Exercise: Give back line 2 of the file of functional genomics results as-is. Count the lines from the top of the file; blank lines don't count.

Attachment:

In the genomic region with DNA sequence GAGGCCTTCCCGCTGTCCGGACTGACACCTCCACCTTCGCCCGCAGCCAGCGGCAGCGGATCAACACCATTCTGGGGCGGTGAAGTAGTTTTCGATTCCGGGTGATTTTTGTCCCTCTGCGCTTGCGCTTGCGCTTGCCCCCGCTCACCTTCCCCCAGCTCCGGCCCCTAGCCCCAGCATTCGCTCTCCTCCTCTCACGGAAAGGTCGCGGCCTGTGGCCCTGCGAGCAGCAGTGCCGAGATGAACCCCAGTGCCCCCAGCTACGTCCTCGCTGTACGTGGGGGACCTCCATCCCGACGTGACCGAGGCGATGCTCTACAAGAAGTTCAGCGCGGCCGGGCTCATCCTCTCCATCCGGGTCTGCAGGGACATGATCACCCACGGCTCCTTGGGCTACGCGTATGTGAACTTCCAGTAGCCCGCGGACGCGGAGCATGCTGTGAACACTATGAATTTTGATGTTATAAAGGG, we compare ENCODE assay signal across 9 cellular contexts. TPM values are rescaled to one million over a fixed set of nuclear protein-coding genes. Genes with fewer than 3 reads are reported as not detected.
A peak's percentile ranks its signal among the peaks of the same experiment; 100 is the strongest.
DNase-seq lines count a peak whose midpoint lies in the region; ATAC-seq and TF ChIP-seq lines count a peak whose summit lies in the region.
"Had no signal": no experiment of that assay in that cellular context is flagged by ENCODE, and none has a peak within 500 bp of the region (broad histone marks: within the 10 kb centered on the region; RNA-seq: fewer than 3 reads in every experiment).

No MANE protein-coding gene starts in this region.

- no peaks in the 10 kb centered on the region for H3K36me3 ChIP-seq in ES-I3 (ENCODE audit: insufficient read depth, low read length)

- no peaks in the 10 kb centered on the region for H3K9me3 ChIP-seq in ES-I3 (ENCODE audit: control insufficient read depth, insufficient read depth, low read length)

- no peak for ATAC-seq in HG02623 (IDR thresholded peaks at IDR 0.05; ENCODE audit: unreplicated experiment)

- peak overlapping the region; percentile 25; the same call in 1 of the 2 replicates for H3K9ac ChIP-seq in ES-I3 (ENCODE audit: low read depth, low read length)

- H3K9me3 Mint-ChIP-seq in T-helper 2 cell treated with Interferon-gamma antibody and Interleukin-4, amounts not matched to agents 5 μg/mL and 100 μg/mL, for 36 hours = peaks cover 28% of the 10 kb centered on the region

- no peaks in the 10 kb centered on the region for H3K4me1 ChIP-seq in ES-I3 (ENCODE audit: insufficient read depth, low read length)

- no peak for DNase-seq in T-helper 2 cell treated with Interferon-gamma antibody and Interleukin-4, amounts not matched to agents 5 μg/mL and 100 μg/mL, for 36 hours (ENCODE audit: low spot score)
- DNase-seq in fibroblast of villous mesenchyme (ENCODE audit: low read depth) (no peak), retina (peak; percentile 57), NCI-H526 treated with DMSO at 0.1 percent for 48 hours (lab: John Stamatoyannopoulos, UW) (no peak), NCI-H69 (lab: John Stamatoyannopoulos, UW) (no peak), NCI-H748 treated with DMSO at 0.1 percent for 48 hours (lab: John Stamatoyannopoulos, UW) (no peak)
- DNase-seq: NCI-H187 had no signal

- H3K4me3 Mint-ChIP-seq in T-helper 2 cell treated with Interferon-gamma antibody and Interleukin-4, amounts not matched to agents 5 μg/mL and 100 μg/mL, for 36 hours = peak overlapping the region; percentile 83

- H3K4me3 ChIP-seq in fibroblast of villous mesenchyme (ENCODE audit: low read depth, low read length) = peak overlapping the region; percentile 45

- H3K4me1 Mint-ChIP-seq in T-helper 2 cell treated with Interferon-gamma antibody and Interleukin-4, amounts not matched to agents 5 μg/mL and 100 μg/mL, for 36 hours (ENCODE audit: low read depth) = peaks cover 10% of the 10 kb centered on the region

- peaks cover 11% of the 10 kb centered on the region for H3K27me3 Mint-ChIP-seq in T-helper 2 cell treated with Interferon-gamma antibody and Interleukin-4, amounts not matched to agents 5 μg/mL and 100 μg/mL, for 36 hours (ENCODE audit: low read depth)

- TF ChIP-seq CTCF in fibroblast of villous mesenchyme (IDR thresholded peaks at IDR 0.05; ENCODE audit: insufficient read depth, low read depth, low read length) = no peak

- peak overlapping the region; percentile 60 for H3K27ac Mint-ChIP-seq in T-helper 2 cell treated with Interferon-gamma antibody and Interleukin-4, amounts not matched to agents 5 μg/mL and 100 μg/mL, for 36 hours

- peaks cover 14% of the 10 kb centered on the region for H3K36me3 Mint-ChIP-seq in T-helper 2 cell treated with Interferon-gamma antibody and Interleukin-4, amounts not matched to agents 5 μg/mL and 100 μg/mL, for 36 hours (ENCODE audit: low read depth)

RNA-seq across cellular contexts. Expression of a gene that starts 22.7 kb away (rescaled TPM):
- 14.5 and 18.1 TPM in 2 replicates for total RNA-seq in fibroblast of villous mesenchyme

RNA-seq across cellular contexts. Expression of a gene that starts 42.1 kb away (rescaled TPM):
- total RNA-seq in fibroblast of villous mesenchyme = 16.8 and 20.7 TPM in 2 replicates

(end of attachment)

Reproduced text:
A peak's percentile ranks its signal among the peaks of the same experiment; 100 is the strongest.